Well, there's evidence that it's toxic to red blood cells and what happens. Somebody gets into the baby. Well, the blood brain barrier is not well developed. So now you have BT toxin maybe in the brain of the baby. And what does it do? It pokes holes in cells. Now that's just one theoretical example in truth, no one knows, but that's like a logical step. If the gene that produces the toxin transfers to gut bacteria and continues to function, it might turn our intestinal flora into living pesticide factories. I asked Karen Christian an interview. Can you think of a, a well-meaning release in agriculture that would have a negative impact if it ended up in our gut bacteria and he came up with this, he said, okay, if you're releasing a probiotic in a field, you want it to take hold. You there's a lot of other competing microbes.
So you want it to dominate. So you can create antimicrobials in the microbe that kill off other microbes that allow it to survive. And so that it survives. You create an antibiotic resistance among that microbe. So that microbe is, has an armor. It kills off the others and it protects itself from being killed. So now you've populated that field with your microbe. So it does whatever you want it to do. Fix nitrogen, whatever. If that microbe ends up on the food and we eat the food, it may transfer those extra genetic functions to pathogens, living inside our gut, our microbes, that kind of stuff, because they're into survival. They're into, I mean, if someone said, okay, here's a machine gun, here's a shield. Do you want it? You're in a battle. Do you want it? You? Oh yeah. Sure. So imagine that the pathogens now are protected from antibiotics and also have antimicrobials that kill their enemies.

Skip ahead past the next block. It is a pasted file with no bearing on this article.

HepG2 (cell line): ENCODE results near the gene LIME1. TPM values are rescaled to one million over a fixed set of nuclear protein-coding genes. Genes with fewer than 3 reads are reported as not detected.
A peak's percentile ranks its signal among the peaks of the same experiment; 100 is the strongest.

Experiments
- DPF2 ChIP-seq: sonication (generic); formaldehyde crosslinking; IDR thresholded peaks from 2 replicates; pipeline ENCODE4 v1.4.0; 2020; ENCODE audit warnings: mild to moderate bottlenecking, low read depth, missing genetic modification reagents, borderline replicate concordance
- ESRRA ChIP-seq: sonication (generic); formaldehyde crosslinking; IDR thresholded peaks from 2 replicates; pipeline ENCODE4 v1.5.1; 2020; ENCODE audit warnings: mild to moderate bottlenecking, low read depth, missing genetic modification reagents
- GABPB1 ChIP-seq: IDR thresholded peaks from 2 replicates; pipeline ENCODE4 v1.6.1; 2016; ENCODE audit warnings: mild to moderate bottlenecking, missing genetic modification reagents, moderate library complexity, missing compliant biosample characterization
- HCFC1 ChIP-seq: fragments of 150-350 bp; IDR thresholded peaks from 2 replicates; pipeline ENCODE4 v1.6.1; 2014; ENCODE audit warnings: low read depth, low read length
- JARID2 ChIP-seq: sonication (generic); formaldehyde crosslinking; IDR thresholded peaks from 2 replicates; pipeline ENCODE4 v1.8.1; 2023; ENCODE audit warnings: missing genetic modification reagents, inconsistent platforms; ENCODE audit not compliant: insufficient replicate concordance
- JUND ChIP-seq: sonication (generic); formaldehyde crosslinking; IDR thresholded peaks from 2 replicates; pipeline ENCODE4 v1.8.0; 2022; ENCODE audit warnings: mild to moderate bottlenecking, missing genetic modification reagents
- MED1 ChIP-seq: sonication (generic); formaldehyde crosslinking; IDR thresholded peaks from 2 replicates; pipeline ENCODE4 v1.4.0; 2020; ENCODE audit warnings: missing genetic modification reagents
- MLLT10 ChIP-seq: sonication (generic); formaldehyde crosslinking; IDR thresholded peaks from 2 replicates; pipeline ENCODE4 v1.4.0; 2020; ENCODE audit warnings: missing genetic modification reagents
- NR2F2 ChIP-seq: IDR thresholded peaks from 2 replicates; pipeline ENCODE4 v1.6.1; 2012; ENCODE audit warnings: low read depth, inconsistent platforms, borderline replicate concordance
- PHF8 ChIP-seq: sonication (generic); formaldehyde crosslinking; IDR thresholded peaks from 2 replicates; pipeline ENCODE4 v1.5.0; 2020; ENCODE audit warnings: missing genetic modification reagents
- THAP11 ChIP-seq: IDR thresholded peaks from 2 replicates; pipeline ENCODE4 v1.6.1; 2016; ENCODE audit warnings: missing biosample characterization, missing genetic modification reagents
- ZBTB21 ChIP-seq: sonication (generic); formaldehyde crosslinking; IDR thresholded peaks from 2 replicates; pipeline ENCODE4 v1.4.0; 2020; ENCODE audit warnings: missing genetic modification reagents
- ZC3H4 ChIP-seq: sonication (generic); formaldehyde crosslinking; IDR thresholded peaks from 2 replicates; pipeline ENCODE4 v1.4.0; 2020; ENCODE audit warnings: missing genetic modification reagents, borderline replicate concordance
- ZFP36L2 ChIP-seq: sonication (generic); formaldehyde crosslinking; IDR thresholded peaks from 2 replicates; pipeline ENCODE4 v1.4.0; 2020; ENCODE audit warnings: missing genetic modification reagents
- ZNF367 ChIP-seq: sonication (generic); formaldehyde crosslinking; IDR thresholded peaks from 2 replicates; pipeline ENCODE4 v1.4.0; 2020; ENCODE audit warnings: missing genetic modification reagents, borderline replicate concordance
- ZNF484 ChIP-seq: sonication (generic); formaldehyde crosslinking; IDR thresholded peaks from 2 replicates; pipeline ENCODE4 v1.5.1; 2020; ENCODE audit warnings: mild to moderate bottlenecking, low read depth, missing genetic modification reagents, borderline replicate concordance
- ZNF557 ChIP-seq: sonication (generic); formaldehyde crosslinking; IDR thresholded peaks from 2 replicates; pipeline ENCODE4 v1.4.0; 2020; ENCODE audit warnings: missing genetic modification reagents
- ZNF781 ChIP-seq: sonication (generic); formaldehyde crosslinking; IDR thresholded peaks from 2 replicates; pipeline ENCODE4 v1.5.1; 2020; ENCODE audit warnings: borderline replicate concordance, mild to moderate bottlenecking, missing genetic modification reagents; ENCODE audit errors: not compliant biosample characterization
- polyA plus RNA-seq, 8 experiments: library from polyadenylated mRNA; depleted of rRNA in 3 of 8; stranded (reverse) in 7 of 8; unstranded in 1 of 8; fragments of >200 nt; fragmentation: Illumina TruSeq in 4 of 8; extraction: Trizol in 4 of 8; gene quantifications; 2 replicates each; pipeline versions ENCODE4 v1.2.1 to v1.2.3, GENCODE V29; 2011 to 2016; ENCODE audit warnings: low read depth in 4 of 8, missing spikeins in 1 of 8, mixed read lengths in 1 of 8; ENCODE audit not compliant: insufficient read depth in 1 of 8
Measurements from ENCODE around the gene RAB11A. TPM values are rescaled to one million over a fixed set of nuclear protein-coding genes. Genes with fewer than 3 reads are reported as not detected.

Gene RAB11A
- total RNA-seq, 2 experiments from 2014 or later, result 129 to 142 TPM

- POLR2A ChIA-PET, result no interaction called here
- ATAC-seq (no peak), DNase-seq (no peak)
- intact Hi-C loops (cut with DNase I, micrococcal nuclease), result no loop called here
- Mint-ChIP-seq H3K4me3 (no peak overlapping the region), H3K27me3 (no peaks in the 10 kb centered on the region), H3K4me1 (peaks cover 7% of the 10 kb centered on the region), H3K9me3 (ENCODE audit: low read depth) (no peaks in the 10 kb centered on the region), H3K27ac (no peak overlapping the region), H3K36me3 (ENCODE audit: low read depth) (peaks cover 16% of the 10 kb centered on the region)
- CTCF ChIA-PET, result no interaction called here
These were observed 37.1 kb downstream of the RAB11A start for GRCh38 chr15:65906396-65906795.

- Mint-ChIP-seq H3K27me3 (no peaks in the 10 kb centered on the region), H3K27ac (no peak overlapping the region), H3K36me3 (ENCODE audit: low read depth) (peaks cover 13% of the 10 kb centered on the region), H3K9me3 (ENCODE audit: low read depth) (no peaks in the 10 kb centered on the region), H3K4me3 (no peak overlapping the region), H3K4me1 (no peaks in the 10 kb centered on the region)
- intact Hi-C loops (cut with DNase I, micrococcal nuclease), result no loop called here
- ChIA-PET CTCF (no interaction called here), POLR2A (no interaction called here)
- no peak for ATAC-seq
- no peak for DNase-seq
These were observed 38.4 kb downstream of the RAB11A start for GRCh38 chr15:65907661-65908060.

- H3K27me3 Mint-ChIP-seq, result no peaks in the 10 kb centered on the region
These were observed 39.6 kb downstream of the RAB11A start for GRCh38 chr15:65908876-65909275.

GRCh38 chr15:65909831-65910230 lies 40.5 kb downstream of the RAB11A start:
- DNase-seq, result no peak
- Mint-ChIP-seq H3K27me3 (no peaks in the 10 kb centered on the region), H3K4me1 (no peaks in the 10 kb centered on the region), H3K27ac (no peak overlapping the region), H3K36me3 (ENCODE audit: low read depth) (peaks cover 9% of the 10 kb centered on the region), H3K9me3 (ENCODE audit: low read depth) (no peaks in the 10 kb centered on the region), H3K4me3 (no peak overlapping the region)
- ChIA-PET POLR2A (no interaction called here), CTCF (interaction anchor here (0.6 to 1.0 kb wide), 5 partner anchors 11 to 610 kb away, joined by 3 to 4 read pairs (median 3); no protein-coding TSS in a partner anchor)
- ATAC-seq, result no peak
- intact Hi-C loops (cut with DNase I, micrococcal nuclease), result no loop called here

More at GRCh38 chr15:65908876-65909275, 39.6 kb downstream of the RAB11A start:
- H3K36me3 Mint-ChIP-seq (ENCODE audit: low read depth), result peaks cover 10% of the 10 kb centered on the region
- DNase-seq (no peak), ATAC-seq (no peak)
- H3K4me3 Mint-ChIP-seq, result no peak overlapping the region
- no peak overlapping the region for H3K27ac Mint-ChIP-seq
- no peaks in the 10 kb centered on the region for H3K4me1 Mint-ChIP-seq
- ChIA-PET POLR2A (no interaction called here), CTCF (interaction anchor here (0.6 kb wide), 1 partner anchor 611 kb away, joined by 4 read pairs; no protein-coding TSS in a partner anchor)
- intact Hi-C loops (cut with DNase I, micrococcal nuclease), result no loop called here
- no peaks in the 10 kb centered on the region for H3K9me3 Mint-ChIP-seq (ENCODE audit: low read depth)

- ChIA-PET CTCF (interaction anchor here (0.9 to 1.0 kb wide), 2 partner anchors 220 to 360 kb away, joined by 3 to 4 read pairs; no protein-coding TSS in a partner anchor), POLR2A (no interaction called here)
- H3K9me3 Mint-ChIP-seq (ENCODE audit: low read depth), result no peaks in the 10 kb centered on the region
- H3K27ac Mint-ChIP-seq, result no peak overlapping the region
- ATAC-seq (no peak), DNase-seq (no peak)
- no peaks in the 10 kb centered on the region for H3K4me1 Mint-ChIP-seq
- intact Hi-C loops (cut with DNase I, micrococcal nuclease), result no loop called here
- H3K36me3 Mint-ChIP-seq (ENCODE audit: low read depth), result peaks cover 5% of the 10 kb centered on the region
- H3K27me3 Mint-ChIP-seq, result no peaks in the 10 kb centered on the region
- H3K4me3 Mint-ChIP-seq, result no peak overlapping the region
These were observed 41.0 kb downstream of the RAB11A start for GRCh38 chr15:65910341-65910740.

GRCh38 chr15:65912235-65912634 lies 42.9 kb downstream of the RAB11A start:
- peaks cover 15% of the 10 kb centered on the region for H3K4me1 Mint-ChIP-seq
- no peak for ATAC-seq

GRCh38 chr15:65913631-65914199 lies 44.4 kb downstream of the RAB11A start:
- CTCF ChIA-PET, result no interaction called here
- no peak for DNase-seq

So there are in the normal gut bacteria, there's something called quorum sensing where the bacteria will check out and see what the diversity is. They'll look at the pathogens. If there's too many pathogens, it'll surround those pathogens, reduce the population. It's, they're like the hall monitors for the entire microbiome. What if they get killed off by these pathogens that are, that are equipped newly equipped with these additional microbes from the soil. And because they provide a survival advantage, maybe they take hold and become the new norm in human microbiomes. Now I have to admit that I'm speaking, theoretically, I'm not aware of research that's ever been done on these type of things, but I can tell you that 70% of the microbes in our gut have never been cultured properly identified. There's far more in the soil. Millions were babes in the woods. And I think if someone told me in a teaspoon of soil, there are more microbes than, than people on earth and we've hardly characterized them. So we don't really know. And yet, and because we don't know and have very little understanding about where our microbial creations can go and what they can do. There's no justification for releasing any outdoors, given what's at stake.